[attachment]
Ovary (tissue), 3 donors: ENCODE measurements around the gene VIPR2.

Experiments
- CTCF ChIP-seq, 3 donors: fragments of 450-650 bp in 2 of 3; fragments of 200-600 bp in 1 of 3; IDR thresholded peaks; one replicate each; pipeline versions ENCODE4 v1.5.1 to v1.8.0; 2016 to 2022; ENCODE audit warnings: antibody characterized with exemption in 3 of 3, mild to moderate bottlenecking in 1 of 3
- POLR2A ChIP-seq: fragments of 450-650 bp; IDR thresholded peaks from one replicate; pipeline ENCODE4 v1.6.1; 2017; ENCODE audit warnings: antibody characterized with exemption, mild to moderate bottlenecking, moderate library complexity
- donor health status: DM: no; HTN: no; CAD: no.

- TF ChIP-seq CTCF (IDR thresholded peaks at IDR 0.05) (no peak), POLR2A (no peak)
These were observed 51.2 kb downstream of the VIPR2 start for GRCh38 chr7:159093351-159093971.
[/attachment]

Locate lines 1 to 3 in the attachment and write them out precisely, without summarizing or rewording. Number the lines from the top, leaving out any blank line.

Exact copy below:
Ovary (tissue), 3 donors: ENCODE measurements around the gene VIPR2.

Experiments
- CTCF ChIP-seq, 3 donors: fragments of 450-650 bp in 2 of 3; fragments of 200-600 bp in 1 of 3; IDR thresholded peaks; one replicate each; pipeline versions ENCODE4 v1.5.1 to v1.8.0; 2016 to 2022; ENCODE audit warnings: antibody characterized with exemption in 3 of 3, mild to moderate bottlenecking in 1 of 3